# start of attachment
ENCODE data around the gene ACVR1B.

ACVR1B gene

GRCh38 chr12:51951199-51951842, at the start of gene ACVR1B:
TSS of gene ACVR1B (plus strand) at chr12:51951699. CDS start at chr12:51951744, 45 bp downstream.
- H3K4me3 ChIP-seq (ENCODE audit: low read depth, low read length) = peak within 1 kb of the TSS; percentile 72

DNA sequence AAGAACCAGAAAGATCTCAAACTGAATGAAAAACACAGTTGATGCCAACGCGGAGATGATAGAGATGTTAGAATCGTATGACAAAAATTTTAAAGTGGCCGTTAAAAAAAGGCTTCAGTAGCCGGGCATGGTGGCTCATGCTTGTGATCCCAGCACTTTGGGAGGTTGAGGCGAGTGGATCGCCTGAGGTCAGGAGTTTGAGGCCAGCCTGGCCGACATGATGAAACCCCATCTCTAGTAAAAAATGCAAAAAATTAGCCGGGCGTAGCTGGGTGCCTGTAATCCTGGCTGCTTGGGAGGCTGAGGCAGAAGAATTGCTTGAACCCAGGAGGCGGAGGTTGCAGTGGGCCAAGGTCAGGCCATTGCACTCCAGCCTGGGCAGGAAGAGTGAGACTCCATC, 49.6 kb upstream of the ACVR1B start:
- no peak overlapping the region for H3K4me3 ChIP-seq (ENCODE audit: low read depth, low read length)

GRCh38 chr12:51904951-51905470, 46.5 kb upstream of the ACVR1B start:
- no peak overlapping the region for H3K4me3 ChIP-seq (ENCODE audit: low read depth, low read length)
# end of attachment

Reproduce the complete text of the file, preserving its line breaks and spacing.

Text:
ENCODE data around the gene ACVR1B.

ACVR1B gene

GRCh38 chr12:51951199-51951842, at the start of gene ACVR1B:
TSS of gene ACVR1B (plus strand) at chr12:51951699. CDS start at chr12:51951744, 45 bp downstream.
- H3K4me3 ChIP-seq (ENCODE audit: low read depth, low read length) = peak within 1 kb of the TSS; percentile 72

DNA sequence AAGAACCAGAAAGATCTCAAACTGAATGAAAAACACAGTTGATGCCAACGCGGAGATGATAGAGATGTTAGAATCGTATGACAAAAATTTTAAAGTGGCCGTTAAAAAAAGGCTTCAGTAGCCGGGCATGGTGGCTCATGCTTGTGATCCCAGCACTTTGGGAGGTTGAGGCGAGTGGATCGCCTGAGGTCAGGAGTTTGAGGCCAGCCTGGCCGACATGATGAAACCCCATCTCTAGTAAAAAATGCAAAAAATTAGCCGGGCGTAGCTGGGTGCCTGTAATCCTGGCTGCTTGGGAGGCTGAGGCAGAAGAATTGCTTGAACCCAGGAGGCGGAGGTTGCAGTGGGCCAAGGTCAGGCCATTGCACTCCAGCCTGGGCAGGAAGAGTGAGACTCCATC, 49.6 kb upstream of the ACVR1B start:
- no peak overlapping the region for H3K4me3 ChIP-seq (ENCODE audit: low read depth, low read length)

GRCh38 chr12:51904951-51905470, 46.5 kb upstream of the ACVR1B start:
- no peak overlapping the region for H3K4me3 ChIP-seq (ENCODE audit: low read depth, low read length)